James Albino is the director of the Center for Minority Veterans at VA. As director, Albino serves as the principal advisor to the secretary of Veterans Affairs on the adoption and implementation of policies and programs affecting Veterans who are minorities. In this blog, Albino discusses how VA is striving to ensure that all Veterans receive equal service regardless of race, ethnicity, country of origin, religion, or gender – and why that mission is important to him as a Veteran.
How would you describe the mission of the Center for Minority Veterans within VA?
James Albino, director for Center for Minority Veterans
The Center for Minority Veterans is the VA model for inter- and intra-agency cooperation, to ensure all Veterans receive equal service regardless of race, origin, religion, or gender. We are process improvement-oriented and both internal and external customer-centric. We assist VA in executing its mission in the most equitable, efficient, and humane way possible.
The Center for Minority Veterans has a statutorily defined mission to provide Veterans a voice and representation in the VA – and that statute specifically focused on African Americans, Hispanics, Native Americans, Alaskan Natives, Hawaiian Islanders, Asian Americans, and Pacific Islanders. We are also engaged VA-wide reaching out to other underserved Veteran communities to include LGBTQ+ communities, and others. That is not part of the statute, but we want to support the VA’s broader diversity and inclusion efforts, as well. Our mission is to reach out and engage these Veterans and be a conduit for them to access VA services.
Why is the mission important to you?
I am a Navy Veteran, I’m the son of a World War II Veteran, and I recently learned that I am the grandson of two World War I Veterans. It’s very cool to see the WWI conscription document. Being a Veteran runs in my family, so it’s a community I identify with a lot. I have nothing but great things to say about the work VA does. It’s heroic work. I’m looking at you with two VA-implanted artificial lenses, and soon I will have two VA-implanted artificial knees, hopefully. I would not go anywhere else to get my care. When you go into the VAMCs you see some very brave, some very proud Veterans who put their lives on the line and who deserve – earned – the services that they get, so it’s a great place to work.
My dad was in VA care at the Bronx VA for 30-, 40-something years. When I last saw him, he was in hospice care at VA. He was surrounded by two generations of medical practitioners that had cared for him over those years. There was a newly minted nurse who was a child of a nurse that had cared for him, and we were all impressed to just walk in there and see them calling him “Papi”. That’s Spanish for dad, and it was like one giant family that I didn’t know I had with all of these providers. It was really impressive to see, and I really appreciate the care that they gave him.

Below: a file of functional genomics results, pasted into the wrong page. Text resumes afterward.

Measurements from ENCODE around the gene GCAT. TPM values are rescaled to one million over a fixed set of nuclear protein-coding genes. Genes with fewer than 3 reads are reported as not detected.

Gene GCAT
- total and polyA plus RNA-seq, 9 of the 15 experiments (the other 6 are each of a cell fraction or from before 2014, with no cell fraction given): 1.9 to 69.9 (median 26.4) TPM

In your recent article for Military Times, you wrote that there is “no miracle cure to health inequity.” How does the center identify and address barriers to health care access for minority Veterans?
We have a staff that actively goes out at the community level to do just that, to engage the minority Veterans. VA has a network of 276 Minority Veteran Program coordinators — VA employees spanning every VA medical center, regional office, and national cemetery who help us address inequities or opportunities at the local community level. We also have a public advisory committee of minority Veterans. Many are academics or advocates who work for VSOs [Veterans service organization], and they help advise us at a policy level.
Right now, we’re in the process of learning how to use data to be more predictive and preventative. For example, if we see recurring problems with minority Veterans in a particular area, we want to be able to identify that ahead of time to engage and remediate the situation.
We hear a considerable amount in the news about health care choice for Veterans. How does VA compare to private health care providers, specifically when it comes to minority Veterans?
What you’ll see in the data is that Veterans prefer VA care even if they have private insurance. I have private insurance, and I haven’t seen a private doctor in more than 30 years. I would prefer to be at VA. They know me. I’ve had the same doctor for 20 years, and he knows me. I go to him for all sort of things and that’s unique in the health care world. I look at my wife, for example, who is not in VA care, and the challenges she has getting seamless care across specialties. What I hear from Veterans is that they prefer that seamlessness, and they prefer getting care through VA. The challenge has been sometimes getting access to that care, so I think that we’ve got work to do there.
What would you say to minority Veterans who are unsure about enrolling in VA health care?
Well, if they aren’t enrolled, they should do so the next chance they get. They are not going to get better care — more comprehensive care — than at VA. Some minorities distrust the federal government in general, but I don’t think that’s the case here. We are one VA, one family, and we take care of our own. They should take advantage of that. And VA offers other benefits too, including a home loan guaranty, education and training benefits, memorial benefits, and more. There are so many programs available to help Veterans after they leave the military, and I encourage all Veterans, and minority Veterans in particular, to find out about the benefits they’ve earned.
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Learn more about VA’s Center for Minority Veterans at https://www.va.gov/centerforminorityveterans/.